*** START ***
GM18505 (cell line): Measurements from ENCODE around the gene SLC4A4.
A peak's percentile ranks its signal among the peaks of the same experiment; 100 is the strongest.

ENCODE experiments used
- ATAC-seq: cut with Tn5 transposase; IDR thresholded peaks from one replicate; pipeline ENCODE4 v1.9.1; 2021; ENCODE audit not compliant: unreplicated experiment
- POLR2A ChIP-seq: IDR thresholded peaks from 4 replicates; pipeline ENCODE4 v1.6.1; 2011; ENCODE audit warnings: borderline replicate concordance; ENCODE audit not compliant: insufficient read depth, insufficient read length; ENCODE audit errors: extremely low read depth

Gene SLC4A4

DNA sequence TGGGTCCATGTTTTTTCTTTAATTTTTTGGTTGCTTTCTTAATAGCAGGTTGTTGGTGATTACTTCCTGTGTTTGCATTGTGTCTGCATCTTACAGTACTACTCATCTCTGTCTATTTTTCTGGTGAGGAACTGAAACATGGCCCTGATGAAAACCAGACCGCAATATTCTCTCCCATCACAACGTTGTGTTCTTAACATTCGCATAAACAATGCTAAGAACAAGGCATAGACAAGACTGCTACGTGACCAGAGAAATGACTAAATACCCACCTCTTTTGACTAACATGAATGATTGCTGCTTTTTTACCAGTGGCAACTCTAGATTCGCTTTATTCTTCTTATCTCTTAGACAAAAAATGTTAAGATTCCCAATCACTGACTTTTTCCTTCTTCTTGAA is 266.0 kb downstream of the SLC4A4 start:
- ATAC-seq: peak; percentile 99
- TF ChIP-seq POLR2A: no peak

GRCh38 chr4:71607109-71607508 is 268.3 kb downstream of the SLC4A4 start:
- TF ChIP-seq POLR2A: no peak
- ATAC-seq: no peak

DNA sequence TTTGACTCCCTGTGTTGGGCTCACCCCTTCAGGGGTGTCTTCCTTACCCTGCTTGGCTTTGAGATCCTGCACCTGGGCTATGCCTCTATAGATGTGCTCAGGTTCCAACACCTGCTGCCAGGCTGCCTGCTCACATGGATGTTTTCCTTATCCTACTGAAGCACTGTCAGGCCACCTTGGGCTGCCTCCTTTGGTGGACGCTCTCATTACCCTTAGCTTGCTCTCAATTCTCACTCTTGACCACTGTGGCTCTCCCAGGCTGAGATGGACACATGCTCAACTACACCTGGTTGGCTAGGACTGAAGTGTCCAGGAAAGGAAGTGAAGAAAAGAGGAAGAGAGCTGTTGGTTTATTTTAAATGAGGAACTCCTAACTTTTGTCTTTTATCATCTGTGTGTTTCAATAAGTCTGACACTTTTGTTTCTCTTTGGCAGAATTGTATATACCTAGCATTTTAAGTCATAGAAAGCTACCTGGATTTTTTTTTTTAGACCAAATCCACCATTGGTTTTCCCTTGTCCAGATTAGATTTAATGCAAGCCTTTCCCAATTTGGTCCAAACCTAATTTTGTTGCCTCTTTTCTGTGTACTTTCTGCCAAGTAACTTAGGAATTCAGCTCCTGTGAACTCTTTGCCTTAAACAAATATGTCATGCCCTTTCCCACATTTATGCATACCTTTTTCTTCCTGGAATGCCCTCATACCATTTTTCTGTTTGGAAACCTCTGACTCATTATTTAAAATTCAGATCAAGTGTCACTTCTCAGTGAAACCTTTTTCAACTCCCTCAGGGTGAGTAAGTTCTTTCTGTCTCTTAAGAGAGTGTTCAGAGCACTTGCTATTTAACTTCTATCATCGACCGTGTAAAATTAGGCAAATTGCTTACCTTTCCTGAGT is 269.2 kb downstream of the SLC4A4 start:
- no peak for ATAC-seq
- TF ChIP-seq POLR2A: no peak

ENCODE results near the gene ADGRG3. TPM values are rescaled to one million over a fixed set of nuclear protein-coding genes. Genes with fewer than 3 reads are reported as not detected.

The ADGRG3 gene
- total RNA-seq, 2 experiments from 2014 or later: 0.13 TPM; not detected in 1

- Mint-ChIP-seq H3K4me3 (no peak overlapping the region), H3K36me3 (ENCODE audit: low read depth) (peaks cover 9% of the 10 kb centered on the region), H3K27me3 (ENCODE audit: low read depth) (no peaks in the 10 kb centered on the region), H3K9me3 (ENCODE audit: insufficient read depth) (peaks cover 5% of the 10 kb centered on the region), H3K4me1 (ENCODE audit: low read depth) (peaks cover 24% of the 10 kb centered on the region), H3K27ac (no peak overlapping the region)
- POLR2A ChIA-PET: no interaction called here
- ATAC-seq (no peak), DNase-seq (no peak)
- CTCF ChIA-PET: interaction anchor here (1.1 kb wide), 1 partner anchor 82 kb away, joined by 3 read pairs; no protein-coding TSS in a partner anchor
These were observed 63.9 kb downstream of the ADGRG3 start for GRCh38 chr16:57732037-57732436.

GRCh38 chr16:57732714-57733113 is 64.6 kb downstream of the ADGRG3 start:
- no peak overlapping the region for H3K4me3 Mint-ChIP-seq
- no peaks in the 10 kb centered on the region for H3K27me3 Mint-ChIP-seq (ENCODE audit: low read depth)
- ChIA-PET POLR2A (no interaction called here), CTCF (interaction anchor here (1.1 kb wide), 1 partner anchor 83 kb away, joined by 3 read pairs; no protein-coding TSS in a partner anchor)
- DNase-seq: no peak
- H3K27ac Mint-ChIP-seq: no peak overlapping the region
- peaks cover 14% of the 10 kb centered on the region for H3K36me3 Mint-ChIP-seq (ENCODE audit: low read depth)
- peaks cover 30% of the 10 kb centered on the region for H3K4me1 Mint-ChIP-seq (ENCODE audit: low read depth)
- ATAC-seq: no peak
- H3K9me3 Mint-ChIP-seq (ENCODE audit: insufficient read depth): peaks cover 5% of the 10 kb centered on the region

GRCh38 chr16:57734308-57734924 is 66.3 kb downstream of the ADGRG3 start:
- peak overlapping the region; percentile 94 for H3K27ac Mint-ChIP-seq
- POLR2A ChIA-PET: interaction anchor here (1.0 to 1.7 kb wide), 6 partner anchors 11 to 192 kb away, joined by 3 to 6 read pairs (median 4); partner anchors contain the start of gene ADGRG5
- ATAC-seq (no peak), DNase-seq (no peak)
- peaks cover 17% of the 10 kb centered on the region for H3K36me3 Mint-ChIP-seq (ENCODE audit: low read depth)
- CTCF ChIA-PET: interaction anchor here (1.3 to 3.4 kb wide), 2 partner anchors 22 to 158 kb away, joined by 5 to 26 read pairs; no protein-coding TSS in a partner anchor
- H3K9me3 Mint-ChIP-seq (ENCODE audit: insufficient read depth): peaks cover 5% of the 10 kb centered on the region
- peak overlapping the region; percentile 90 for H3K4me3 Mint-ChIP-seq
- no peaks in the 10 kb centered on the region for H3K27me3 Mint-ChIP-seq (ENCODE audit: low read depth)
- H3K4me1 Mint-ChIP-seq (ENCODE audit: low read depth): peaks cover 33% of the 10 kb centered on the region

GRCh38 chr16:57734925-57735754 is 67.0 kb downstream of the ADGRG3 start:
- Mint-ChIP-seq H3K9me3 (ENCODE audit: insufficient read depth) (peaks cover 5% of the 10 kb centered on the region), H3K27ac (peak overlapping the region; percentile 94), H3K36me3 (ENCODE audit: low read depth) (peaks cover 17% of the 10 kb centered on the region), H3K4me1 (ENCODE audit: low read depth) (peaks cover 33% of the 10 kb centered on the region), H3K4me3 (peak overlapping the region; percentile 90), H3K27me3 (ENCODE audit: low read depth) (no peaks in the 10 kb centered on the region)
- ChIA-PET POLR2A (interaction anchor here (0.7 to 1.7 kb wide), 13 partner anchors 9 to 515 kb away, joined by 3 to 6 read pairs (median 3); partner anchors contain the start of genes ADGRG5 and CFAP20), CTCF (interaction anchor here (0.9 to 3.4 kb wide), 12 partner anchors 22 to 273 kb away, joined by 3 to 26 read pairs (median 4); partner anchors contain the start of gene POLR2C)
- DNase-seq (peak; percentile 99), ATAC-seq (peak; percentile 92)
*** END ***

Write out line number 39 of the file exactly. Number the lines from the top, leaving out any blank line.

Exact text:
- CTCF ChIA-PET: interaction anchor here (1.3 to 3.4 kb wide), 2 partner anchors 22 to 158 kb away, joined by 5 to 26 read pairs; no protein-coding TSS in a partner anchor